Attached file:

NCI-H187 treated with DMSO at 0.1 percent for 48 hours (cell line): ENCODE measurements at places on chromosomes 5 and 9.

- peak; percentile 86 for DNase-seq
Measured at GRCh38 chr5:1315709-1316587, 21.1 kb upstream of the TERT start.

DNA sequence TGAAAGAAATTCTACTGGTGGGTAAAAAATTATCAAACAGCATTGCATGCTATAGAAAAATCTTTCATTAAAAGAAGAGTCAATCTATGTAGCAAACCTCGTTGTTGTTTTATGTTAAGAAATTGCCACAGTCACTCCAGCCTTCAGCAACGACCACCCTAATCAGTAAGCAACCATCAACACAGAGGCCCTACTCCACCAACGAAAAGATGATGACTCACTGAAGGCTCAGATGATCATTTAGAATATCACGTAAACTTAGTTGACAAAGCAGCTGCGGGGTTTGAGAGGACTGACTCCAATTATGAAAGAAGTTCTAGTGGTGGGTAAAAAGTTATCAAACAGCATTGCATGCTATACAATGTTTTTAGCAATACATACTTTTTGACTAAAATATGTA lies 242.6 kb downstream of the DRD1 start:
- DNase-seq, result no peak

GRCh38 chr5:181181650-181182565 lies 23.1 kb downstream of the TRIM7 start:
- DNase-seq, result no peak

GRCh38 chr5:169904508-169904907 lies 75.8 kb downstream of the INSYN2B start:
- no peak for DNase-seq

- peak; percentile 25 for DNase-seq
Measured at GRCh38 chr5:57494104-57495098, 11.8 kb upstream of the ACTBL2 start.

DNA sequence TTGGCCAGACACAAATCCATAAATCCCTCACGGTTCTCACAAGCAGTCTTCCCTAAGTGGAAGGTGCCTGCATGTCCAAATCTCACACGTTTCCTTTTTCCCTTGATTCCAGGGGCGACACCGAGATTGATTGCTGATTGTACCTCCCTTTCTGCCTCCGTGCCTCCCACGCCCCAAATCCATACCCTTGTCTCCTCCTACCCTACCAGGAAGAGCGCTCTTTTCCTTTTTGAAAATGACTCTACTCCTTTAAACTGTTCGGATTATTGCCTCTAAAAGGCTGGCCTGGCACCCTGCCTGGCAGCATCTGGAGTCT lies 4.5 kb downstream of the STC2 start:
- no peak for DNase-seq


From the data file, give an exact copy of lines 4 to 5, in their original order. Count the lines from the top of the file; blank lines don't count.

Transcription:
DNA sequence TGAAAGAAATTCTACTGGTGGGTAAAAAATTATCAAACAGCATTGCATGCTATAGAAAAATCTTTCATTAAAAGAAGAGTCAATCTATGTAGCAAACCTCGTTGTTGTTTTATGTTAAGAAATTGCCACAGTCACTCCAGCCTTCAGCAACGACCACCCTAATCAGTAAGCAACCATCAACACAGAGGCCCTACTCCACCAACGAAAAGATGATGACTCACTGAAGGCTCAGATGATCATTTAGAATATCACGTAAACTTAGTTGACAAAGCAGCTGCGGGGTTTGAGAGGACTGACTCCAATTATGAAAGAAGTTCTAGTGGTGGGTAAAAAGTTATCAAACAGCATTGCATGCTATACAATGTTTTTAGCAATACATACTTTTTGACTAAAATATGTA lies 242.6 kb downstream of the DRD1 start:
- DNase-seq, result no peak